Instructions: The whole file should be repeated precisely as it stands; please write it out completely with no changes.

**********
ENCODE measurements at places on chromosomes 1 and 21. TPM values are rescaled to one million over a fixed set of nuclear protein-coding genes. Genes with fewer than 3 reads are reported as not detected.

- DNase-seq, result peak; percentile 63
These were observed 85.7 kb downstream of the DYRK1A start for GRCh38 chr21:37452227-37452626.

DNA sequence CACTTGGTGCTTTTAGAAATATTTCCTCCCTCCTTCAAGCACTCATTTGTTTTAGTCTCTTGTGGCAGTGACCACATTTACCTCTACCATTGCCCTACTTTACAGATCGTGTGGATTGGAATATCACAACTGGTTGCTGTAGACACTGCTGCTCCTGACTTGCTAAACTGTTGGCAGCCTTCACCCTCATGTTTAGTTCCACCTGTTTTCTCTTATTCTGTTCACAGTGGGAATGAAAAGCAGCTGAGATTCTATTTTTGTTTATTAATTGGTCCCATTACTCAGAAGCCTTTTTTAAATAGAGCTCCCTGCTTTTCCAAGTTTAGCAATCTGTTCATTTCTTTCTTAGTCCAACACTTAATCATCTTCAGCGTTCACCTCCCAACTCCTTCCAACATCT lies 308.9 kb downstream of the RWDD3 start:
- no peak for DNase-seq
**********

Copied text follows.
ENCODE measurements at places on chromosomes 1 and 21. TPM values are rescaled to one million over a fixed set of nuclear protein-coding genes. Genes with fewer than 3 reads are reported as not detected.

- DNase-seq, result peak; percentile 63
These were observed 85.7 kb downstream of the DYRK1A start for GRCh38 chr21:37452227-37452626.

DNA sequence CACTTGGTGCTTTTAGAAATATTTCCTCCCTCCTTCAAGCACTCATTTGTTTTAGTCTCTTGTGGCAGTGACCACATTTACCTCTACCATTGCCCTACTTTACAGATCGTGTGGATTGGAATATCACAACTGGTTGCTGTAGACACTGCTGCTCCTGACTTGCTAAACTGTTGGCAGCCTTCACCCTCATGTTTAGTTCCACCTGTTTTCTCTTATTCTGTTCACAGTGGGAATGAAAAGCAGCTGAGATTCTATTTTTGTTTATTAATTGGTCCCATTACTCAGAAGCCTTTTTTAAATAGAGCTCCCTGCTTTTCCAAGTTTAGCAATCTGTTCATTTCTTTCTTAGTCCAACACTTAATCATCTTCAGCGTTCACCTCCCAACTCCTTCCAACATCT lies 308.9 kb downstream of the RWDD3 start:
- no peak for DNase-seq